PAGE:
Assam and Meghalaya officials to hold meeting on border dispute today
The officials of Assam and Meghalaya will hold a meeting on Saturday regarding the border dispute between the two states. The meeting will be held in Silchar, Assam. Earlier on October 5, both the northeastern states conducted a joint inspection of the inter-state border areas for the first time to resolve the long-pending border dispute. Meghalaya minister Reniktan Lyngdoh Tongkhar and Assam minister Atul Bora headed the cabinet-level committees of their respective states on Monday, an official said.
The purpose of this tour was to see the ground reality. Meghalaya minister Reniktan Lyngdoh Tongkhar said, “While no decision will be taken on the basis of this visit, the committees will give their feedback to the respective chief ministers.” He expressed hope that both the states will resolve the dispute soon. The chief ministers of both the states, Himanta Biswa Sarma and Kongrad Sangma met on 23 July and 6 August to discuss border issues. Three days after that first meeting, there was a gunfight between the Assam Police and their Mizoram counterparts, resulting in several casualties.
Disputes between the two states over 12 areas
There is a dispute between the two neighboring states over 12 areas. There are minor differences on six of these areas and the states have to decide on resolving them on a priority basis. The governments of both the states have decided to focus on these half a dozen areas in the first phase of discussion. These six regions are Tarabari, Gijang, Falia, Baklapara, Pillingkata and Khanapara. According to Assam, Cachar, Kamprap Metro and Kamrup Rural come under its area. However, Meghalaya maintains that West Khasi Hills, Ri Bhoi and East Jaintia Hills are within its territory.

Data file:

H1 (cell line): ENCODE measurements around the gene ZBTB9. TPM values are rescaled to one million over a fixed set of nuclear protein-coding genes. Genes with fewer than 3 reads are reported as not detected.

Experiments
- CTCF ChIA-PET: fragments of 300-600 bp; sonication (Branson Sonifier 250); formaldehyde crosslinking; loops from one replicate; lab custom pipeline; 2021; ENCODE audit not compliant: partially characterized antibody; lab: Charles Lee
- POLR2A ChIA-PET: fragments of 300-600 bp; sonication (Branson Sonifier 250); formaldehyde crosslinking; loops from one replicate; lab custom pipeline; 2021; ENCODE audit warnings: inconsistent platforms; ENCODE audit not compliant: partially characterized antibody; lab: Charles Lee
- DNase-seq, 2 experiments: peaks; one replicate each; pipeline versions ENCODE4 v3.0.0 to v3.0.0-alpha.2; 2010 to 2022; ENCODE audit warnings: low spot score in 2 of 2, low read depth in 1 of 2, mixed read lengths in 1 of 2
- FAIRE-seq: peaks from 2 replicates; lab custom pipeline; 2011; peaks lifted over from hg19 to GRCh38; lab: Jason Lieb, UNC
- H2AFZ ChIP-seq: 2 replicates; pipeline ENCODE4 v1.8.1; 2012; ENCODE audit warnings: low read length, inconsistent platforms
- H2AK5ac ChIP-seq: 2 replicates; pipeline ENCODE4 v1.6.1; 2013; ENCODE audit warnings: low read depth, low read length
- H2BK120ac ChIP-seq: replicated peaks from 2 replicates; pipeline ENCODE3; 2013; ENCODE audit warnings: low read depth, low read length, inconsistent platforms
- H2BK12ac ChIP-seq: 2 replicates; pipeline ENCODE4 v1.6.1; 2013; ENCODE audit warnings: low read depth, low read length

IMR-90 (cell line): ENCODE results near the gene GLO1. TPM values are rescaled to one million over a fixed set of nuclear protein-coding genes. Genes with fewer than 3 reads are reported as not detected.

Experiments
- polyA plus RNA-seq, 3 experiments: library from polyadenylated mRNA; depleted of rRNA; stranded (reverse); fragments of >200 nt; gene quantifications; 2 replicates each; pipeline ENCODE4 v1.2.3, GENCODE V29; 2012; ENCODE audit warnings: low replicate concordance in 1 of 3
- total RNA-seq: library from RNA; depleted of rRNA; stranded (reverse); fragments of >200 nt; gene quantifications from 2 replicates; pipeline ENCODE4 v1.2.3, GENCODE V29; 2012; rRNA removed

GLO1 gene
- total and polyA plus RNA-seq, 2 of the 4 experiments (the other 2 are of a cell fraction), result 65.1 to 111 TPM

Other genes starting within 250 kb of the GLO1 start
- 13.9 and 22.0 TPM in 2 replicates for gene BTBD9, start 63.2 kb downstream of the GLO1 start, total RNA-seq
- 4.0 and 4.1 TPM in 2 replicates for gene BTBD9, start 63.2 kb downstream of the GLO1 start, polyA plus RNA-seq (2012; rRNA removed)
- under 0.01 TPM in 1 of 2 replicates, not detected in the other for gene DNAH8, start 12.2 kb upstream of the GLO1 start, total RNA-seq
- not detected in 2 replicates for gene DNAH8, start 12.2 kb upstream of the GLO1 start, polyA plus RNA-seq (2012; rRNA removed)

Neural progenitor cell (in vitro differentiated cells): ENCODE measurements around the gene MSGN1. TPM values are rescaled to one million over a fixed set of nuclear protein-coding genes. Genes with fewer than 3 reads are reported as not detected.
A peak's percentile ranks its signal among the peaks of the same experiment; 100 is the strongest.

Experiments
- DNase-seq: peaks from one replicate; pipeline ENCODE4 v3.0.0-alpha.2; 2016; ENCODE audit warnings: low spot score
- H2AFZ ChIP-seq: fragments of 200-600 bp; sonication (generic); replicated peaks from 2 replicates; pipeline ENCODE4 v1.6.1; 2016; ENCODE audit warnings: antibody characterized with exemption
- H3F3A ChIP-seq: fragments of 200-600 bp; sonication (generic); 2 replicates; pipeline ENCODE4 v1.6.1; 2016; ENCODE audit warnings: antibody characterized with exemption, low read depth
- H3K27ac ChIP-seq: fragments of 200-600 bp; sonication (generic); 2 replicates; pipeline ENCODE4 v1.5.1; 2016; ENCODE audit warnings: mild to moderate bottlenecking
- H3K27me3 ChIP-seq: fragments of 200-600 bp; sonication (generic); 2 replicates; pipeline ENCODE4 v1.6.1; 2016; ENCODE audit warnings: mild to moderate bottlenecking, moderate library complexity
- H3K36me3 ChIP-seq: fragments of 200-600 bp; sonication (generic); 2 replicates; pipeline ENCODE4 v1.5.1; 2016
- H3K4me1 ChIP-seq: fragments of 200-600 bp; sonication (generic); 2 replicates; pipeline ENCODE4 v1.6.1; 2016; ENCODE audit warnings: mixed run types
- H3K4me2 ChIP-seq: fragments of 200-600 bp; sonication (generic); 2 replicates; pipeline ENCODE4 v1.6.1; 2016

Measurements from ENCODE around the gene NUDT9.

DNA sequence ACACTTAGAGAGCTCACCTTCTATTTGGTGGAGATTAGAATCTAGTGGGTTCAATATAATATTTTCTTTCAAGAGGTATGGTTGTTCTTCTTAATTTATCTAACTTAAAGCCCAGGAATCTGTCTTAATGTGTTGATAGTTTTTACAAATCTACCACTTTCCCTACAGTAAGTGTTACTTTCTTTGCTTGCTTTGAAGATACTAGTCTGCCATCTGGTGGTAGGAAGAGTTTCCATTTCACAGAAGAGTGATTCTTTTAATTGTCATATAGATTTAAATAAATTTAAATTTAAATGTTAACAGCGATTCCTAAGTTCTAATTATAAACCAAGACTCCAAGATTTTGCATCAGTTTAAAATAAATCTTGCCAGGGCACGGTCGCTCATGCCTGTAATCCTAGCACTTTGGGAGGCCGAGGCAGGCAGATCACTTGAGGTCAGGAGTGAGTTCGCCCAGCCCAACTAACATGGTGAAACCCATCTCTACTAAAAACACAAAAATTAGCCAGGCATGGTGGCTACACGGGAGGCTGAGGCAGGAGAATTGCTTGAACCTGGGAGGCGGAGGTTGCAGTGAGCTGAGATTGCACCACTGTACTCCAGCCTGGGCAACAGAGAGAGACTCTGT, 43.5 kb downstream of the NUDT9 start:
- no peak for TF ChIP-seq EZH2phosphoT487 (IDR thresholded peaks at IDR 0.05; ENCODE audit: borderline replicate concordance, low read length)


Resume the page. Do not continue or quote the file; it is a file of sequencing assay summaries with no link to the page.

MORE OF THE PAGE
In the past, the cabinet visited Hahim, Ardong in Meghalaya’s West Khasi Hills district, besides Salbury, Malchhapra, Gamerimura, Gohanimara and Gijang areas. He also visited Jirang in Meghalaya and Palashbari in Assam. A senior district official said that Athiyabadi could not be visited as the roads leading to the village were covered with heavy stones and betel nut trees. The committees spoke to the local people and members of organizations like All Rabha Students’ Union, Garo Students’ Union, Rabha Women’s Council and Garo Women’s Council.
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